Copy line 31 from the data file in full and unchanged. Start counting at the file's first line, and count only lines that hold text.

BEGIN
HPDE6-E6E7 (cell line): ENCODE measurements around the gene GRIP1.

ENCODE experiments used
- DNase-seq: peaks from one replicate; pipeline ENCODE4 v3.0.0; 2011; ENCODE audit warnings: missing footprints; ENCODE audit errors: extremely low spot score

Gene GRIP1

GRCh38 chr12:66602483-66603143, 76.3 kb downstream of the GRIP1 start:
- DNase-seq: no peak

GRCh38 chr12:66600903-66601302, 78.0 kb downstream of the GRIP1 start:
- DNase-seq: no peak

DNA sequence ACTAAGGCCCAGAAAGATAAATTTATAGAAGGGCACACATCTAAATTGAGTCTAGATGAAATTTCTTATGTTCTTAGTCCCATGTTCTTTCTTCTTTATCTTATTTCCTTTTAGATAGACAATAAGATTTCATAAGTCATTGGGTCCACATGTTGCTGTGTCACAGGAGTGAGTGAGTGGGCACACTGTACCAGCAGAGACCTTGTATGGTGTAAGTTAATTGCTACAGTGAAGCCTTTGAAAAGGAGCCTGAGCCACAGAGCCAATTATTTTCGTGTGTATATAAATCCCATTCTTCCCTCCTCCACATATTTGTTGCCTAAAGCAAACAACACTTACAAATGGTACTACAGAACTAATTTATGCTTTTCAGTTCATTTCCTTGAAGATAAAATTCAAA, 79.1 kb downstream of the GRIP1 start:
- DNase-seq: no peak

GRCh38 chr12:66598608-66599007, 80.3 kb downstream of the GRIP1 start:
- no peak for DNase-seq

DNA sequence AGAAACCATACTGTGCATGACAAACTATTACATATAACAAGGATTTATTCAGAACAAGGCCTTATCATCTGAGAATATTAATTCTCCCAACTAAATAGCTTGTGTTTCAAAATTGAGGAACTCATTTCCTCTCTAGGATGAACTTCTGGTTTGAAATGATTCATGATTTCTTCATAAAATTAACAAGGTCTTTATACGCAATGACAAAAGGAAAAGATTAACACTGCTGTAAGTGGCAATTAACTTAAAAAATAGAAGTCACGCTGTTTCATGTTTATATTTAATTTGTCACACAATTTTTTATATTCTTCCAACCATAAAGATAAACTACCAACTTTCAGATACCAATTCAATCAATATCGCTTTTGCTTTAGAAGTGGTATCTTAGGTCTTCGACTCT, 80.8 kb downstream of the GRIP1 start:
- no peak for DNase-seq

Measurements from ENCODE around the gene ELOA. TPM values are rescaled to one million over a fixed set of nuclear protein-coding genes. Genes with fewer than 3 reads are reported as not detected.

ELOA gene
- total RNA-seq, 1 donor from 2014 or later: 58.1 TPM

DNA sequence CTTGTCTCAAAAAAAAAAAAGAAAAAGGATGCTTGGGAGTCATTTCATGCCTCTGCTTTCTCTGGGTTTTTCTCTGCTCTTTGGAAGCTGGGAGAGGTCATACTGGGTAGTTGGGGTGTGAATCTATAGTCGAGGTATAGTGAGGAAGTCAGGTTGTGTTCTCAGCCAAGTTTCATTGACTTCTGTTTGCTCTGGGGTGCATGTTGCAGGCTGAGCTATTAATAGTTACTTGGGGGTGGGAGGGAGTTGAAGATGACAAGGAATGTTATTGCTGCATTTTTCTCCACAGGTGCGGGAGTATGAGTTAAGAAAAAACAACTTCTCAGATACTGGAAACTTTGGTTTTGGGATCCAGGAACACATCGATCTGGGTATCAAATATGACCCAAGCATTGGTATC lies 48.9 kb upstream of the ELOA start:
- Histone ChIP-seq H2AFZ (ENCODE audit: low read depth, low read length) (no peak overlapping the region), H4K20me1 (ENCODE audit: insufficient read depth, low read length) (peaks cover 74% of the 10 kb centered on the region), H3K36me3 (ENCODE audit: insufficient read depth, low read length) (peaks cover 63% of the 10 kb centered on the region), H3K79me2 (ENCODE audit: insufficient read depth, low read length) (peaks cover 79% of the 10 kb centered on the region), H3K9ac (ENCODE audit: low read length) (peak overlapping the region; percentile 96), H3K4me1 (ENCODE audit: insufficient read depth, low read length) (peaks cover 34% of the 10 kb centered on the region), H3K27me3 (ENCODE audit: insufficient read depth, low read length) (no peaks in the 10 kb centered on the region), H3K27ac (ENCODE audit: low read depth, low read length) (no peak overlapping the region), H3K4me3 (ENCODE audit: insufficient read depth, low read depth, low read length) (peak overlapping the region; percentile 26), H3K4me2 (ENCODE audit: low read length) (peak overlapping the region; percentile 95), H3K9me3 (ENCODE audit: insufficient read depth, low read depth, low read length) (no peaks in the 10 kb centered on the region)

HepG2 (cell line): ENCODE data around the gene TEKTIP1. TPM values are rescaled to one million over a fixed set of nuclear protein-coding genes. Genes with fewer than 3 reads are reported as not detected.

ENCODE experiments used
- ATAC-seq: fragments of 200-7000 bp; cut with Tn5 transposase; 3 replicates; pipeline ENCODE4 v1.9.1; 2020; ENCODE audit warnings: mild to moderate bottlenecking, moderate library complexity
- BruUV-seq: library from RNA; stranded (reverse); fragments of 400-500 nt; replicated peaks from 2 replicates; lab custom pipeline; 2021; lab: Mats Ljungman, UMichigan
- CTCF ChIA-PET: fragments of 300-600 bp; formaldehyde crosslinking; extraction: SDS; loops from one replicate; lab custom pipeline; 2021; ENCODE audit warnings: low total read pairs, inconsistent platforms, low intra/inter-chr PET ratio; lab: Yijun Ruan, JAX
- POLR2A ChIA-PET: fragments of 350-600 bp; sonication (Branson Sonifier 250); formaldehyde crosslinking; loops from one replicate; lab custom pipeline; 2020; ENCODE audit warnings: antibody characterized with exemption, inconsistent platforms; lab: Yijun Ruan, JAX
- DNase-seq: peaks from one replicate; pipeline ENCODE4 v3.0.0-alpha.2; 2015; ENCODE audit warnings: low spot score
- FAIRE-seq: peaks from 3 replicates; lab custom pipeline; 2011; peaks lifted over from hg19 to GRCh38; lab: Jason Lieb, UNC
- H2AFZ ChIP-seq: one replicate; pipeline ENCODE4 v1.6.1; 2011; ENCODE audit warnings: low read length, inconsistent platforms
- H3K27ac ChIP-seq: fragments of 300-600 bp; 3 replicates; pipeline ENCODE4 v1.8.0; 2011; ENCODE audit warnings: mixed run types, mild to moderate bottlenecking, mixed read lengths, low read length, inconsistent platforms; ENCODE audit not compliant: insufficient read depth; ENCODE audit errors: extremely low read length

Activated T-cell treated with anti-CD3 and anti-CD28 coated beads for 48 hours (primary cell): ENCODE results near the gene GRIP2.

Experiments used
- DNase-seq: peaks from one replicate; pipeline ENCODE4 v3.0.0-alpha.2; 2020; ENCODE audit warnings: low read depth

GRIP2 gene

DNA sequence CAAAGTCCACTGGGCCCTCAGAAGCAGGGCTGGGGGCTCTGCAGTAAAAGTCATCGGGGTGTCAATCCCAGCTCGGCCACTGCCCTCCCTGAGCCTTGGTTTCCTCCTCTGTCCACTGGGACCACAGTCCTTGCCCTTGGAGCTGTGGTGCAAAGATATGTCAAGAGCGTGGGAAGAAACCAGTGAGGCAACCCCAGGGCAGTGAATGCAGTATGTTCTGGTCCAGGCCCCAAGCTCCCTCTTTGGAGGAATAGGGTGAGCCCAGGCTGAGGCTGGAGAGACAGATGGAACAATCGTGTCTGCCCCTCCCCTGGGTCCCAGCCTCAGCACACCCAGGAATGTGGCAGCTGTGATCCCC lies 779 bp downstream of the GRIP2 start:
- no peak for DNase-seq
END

Experiments used